They look so bright and shiny when you first buy them, but over time stainless steel cookware can acquire brown spots and discolored areas that won't go away with routine dish washing. This type of staining is fairly common for stainless steel, but it's a little unsightly, particularly if left untreated.
Thankfully, no matter how stained your pot is, there is a super cheap and easy way to get it looking new again. It will require a fair amount of elbow grease, but the payoff is worth it.
The secret to cleaning stainless steel cookware? Bar Keepers Friend. You can pick up this non-abrasive, non-bleach cleaner for around $2 at most hardware stores. Combined with a little water and a good scrubbing pad, it does an amazing job at cleaning up stainless steel pots and pans!
Over time stainless steel can obtain some discoloration on the inside...
How to Clean Stainless Steel Pots and Pans
What You Need
Bar Keepers Friend
Scrubbing pad (a Dobie pad or non-abrasive sponge is ideal to minimize scratches)
Rubber gloves (optional, but recommended)
- Pour a very small amount of water into the pot, then add a few generous shakes of Bar Keepers Friend.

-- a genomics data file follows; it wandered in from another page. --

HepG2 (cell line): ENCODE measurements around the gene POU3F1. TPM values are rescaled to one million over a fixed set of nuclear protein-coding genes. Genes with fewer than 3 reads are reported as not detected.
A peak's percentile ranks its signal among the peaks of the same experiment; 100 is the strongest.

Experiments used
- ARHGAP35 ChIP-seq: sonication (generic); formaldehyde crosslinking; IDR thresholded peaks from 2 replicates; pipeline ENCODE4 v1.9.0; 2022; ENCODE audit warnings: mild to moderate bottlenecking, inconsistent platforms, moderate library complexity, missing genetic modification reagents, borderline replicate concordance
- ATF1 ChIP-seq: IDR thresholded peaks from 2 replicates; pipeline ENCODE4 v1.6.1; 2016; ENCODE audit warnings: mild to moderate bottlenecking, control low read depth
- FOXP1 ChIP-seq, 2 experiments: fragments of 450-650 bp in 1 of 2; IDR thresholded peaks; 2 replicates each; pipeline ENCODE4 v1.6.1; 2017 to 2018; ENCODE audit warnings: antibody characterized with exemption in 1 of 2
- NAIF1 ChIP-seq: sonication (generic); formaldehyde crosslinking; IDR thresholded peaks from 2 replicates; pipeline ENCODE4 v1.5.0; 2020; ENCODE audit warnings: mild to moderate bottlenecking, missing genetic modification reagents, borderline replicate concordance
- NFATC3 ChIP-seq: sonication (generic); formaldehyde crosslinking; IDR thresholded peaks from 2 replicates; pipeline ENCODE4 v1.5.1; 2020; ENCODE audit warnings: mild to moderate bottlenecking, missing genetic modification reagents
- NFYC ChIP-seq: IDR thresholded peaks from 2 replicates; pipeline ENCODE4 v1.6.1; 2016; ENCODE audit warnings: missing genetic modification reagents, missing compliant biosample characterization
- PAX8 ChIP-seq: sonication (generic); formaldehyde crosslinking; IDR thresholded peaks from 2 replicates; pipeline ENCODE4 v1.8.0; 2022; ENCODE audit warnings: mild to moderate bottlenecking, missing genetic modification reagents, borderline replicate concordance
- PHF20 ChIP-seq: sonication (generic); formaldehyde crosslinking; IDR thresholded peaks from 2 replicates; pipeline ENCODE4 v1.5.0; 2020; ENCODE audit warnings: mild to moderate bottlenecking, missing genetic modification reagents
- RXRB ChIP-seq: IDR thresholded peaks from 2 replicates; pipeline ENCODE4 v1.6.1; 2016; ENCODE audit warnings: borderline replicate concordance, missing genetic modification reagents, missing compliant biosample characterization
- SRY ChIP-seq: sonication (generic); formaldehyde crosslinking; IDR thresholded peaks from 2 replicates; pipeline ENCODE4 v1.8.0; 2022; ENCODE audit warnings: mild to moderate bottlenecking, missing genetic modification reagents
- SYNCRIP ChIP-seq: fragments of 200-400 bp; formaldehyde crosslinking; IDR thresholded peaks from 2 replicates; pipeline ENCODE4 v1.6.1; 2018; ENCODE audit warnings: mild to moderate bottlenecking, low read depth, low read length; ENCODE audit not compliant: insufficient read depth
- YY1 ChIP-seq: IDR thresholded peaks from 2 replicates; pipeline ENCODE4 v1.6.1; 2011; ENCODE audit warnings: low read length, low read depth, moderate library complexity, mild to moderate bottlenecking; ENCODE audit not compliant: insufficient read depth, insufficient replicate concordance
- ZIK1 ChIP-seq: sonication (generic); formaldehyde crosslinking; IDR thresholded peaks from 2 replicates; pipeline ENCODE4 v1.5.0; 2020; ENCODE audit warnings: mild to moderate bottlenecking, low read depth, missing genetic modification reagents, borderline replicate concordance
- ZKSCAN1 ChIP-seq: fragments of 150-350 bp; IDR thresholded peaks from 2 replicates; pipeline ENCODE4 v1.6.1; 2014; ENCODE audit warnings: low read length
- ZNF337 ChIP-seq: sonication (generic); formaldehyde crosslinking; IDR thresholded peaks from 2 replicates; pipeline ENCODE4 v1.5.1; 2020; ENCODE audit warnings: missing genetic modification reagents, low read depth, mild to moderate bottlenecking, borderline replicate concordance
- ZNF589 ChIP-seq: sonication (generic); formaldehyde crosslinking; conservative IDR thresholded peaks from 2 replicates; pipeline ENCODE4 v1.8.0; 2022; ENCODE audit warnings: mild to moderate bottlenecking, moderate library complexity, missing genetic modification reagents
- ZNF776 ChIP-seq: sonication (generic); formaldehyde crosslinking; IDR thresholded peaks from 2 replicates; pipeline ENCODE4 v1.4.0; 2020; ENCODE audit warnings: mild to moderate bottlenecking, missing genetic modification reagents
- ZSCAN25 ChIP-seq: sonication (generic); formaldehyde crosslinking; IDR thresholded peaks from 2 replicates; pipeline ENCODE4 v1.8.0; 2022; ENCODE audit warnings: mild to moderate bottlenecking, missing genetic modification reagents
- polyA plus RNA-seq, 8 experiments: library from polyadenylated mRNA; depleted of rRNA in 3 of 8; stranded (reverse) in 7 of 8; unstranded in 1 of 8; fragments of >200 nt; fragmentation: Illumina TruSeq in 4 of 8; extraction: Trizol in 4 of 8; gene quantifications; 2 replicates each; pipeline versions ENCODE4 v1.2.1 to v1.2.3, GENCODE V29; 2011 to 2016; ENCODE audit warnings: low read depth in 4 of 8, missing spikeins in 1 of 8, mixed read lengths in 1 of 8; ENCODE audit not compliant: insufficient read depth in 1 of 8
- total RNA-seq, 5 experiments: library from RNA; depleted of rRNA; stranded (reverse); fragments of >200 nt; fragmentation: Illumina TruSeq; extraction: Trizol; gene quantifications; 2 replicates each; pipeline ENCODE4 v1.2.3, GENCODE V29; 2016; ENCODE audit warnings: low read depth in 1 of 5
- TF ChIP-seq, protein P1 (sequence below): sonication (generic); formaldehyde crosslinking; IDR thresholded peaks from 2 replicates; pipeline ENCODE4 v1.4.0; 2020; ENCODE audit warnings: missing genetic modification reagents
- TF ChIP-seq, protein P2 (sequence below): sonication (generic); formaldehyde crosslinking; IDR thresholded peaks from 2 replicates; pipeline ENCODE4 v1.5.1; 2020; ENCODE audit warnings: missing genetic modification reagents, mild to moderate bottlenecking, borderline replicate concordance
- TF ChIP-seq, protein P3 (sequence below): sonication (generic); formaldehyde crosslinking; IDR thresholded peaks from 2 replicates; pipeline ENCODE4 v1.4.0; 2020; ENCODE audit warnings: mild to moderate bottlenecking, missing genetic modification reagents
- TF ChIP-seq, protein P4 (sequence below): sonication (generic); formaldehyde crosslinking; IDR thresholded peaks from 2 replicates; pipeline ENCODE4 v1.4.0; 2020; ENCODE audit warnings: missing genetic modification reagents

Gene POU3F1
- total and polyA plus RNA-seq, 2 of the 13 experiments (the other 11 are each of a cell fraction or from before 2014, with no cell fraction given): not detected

- Mix the water and powder together. (My mixture was more watery, but you can use less water for more of a paste texture, too.)
- Using a sponge, spread the mixture up the sides and all around the pot.
- Now apply some vigorous elbow grease and scrub away at the stains! This could take you anywhere from 5 - 10 minutes. Add more Bar Keepers Friend to your sponge for determined stains.
- Repeat for the outside of the pot.
- Rinse and dry!
Note: For those of you wondering where the writing went on the bottom of the pot, I can promise you that this is the same pot. The All-Clad label that's so clearly visible on the bottom is still there, although it's very light now, probably due in part to the Bar Keepers Friend and the rough scrubbing pad I used in this particular case. It doesn't really bother me that the label isn't that visible anymore, but word to the wise: definitely opt for a Dobie pad or a non-abrasive scrubbing pad if you want to maintain the label on the bottom and minimize scratching.
Want more smart tutorials for getting things done around the home?
See more How To posts
We're looking for great examples of your own household intelligence too!
Submit your own tutorials or ideas here!
(Image credits: Cambria Bold)